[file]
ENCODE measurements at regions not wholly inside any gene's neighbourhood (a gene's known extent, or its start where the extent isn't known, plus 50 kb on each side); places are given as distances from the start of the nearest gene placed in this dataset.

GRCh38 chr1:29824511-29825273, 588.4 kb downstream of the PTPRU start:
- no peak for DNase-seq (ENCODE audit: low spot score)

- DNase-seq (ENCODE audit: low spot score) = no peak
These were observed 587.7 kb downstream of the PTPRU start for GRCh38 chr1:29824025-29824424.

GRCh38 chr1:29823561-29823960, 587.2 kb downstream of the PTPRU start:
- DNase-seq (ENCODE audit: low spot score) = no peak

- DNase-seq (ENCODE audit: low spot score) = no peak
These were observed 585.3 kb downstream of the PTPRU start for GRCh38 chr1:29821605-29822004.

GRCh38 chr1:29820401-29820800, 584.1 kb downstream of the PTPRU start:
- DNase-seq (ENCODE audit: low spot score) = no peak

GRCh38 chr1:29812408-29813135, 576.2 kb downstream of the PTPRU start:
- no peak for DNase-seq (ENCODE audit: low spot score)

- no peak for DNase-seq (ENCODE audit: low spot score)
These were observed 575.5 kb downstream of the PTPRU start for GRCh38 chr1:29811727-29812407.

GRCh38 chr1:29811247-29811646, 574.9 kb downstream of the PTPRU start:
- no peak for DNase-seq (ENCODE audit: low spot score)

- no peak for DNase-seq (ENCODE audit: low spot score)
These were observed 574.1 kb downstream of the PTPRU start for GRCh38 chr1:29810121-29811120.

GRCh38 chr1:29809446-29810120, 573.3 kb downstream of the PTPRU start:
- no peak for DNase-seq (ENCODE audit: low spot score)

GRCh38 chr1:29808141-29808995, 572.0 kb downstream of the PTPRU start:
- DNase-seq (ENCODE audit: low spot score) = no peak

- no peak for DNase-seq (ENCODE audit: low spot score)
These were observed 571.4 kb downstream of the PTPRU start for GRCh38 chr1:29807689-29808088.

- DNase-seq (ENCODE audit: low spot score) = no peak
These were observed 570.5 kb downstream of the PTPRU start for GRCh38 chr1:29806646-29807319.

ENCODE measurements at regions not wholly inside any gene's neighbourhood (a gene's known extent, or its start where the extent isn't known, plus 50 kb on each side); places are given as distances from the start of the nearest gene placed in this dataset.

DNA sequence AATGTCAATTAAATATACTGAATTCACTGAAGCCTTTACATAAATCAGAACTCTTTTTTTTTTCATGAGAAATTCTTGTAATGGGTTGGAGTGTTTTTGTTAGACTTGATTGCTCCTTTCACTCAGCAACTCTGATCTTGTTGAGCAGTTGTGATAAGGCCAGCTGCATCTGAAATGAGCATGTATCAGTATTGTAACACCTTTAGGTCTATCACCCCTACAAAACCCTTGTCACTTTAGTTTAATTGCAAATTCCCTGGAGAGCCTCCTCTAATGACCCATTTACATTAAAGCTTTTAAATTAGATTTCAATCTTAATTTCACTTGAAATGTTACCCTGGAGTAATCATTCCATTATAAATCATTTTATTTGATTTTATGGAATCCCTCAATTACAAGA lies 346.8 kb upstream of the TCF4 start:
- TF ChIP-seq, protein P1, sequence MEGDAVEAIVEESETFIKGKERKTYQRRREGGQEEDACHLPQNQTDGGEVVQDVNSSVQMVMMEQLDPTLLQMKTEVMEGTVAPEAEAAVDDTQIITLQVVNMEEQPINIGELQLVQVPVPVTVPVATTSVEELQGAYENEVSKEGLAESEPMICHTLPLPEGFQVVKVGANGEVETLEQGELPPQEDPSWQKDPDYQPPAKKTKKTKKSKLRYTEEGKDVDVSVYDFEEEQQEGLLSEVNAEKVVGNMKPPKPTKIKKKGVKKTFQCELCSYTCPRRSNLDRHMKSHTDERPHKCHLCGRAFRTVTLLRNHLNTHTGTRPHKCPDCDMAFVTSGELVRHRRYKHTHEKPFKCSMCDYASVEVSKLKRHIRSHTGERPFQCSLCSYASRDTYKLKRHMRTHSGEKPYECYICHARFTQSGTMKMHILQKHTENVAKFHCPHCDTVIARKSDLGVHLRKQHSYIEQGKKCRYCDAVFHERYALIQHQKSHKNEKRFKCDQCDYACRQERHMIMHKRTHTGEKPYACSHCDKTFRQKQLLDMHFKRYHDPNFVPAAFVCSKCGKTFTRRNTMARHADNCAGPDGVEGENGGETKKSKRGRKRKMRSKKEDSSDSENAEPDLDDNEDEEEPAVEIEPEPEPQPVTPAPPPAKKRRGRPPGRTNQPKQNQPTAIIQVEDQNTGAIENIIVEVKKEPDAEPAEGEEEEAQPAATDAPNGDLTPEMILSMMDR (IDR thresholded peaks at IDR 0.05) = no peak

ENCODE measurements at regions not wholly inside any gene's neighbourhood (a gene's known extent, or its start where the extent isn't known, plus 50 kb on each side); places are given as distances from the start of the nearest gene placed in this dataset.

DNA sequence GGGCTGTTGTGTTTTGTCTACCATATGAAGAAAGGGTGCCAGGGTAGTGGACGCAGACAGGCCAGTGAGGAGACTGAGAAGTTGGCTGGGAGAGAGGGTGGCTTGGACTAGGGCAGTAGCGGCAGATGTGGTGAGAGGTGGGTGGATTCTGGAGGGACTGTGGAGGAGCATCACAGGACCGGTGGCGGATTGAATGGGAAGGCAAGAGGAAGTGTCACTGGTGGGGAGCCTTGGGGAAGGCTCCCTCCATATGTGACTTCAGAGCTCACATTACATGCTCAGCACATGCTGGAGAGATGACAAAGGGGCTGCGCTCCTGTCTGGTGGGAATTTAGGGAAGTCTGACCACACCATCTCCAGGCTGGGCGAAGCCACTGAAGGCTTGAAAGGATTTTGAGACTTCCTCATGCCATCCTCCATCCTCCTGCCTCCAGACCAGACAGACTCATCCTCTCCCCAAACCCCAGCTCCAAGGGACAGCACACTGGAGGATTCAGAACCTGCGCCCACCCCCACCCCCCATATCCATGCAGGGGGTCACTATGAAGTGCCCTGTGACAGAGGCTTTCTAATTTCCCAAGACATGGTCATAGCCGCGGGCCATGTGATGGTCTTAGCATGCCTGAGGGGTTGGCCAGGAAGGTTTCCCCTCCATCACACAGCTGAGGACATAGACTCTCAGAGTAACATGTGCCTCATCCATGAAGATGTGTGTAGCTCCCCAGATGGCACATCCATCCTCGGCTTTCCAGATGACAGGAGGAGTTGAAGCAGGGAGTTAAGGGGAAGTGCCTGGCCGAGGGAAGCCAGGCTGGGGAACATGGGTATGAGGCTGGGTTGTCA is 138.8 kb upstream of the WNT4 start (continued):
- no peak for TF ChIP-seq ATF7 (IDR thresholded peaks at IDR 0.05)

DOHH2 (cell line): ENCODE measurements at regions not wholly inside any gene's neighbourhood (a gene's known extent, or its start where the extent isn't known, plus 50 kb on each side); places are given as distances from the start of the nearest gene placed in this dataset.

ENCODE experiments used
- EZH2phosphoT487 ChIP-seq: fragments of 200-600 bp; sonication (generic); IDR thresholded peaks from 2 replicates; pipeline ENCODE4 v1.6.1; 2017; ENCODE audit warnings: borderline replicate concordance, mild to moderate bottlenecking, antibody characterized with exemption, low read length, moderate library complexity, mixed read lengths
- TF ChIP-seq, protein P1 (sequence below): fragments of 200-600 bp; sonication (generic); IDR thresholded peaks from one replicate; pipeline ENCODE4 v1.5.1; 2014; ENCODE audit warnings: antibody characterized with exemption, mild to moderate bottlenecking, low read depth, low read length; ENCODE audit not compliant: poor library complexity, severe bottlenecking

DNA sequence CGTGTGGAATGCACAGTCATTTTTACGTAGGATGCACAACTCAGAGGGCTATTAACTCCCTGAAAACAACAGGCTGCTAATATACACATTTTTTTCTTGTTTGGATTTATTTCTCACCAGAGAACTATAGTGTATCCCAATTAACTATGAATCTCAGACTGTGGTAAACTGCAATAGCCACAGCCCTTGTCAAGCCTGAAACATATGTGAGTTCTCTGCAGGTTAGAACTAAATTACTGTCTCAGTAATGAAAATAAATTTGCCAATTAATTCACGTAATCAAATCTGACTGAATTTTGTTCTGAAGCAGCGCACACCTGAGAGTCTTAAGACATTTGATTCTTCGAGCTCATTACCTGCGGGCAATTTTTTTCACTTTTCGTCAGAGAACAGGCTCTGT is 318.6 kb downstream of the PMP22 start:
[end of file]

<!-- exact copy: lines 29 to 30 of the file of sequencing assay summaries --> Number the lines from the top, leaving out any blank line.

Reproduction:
DNA sequence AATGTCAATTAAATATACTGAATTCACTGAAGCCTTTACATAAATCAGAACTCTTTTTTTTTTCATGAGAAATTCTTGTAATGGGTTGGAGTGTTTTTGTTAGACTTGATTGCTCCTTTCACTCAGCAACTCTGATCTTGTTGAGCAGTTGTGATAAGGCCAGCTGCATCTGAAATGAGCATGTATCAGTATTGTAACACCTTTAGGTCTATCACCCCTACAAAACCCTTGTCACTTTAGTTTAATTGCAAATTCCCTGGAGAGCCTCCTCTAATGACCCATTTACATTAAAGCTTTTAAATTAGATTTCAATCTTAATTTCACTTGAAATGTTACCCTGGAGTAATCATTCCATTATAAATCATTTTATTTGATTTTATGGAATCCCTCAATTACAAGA lies 346.8 kb upstream of the TCF4 start:
- TF ChIP-seq, protein P1, sequence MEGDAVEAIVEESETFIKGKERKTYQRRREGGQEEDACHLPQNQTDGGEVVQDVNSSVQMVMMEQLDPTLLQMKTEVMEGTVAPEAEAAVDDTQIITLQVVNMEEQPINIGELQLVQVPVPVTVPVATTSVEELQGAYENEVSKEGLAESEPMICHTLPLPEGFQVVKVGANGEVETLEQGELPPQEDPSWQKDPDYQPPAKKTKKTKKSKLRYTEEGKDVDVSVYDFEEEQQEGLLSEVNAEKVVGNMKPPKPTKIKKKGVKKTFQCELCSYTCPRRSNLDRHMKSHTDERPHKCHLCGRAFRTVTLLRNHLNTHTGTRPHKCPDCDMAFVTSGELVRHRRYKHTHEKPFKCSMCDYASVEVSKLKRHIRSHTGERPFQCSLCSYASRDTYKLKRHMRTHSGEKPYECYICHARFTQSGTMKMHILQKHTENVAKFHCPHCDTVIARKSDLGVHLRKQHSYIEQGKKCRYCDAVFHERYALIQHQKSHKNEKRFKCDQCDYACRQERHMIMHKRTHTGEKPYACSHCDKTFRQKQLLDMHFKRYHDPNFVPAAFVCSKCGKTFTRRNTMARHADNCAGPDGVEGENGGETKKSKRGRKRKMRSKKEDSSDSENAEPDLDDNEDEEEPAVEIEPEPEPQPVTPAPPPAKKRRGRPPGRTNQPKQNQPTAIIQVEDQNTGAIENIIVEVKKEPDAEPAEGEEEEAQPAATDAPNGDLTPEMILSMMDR (IDR thresholded peaks at IDR 0.05) = no peak